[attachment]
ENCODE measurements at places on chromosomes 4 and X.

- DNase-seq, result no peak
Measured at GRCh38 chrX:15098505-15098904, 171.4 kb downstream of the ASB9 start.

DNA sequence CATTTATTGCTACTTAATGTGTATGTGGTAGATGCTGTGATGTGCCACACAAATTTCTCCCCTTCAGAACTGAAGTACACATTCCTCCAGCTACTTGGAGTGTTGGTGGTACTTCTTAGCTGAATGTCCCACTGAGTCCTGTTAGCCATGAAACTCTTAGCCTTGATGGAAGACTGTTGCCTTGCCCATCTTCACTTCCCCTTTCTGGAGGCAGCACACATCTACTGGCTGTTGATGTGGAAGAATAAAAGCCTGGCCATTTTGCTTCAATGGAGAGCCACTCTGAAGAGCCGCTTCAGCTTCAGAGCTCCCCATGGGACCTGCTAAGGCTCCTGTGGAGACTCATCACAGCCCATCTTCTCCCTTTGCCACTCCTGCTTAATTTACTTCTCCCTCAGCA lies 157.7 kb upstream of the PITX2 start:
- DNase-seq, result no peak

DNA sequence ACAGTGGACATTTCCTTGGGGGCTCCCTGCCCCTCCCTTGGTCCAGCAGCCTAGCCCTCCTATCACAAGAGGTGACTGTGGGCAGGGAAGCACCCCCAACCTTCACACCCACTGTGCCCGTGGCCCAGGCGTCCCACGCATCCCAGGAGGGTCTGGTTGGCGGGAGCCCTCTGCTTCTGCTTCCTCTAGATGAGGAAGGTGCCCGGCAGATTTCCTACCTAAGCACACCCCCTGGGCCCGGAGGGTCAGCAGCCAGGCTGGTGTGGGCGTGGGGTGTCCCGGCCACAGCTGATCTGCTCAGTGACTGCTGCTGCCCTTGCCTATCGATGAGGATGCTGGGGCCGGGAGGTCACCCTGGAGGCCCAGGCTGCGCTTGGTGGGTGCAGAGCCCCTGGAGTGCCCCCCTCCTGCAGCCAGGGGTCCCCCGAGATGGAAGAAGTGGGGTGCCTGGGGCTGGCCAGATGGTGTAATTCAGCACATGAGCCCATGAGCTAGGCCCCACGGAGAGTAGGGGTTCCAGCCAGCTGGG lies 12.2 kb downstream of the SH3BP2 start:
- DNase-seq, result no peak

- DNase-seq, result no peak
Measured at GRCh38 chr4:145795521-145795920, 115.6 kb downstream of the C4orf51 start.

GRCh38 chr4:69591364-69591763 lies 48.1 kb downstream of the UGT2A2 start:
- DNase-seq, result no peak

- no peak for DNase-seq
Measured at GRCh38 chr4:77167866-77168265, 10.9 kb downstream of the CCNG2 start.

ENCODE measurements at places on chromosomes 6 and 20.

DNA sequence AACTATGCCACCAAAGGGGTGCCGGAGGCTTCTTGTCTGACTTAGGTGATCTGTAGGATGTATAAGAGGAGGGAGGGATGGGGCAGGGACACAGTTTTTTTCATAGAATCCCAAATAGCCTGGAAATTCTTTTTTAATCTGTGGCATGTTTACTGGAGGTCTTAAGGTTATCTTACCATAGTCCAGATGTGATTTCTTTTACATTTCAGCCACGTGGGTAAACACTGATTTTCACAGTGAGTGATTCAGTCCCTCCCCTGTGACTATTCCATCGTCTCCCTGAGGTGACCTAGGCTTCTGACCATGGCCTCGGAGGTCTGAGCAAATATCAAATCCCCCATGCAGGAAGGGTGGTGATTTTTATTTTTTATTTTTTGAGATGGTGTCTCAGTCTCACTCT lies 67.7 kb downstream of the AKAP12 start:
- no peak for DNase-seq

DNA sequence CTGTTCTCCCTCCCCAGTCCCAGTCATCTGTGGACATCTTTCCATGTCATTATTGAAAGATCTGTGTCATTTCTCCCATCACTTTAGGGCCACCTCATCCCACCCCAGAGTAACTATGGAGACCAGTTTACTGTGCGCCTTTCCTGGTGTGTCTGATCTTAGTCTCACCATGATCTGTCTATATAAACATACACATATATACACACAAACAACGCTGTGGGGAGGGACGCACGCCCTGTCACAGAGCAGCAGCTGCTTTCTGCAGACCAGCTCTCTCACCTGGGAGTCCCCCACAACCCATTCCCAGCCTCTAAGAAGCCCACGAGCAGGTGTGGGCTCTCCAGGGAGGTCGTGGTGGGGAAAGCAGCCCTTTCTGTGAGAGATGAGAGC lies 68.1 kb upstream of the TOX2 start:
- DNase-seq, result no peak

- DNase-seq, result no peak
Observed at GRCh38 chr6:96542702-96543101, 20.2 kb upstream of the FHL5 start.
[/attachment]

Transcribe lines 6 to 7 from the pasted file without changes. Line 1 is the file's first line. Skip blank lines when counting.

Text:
DNA sequence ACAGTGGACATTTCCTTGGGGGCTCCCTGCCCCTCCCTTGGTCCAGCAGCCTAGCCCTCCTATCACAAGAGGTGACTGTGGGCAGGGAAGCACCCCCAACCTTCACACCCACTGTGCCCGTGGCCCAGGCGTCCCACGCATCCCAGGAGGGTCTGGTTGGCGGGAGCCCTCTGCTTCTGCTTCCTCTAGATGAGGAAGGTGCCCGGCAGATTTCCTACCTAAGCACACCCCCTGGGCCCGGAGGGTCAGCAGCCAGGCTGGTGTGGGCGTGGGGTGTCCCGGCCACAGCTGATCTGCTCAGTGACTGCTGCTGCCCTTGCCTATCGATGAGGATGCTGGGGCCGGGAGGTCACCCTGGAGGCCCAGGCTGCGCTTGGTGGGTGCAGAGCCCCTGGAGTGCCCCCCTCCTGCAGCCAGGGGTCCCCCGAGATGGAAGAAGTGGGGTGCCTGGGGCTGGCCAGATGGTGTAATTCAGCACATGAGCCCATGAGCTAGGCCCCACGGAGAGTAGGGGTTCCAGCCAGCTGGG lies 12.2 kb downstream of the SH3BP2 start:
- DNase-seq, result no peak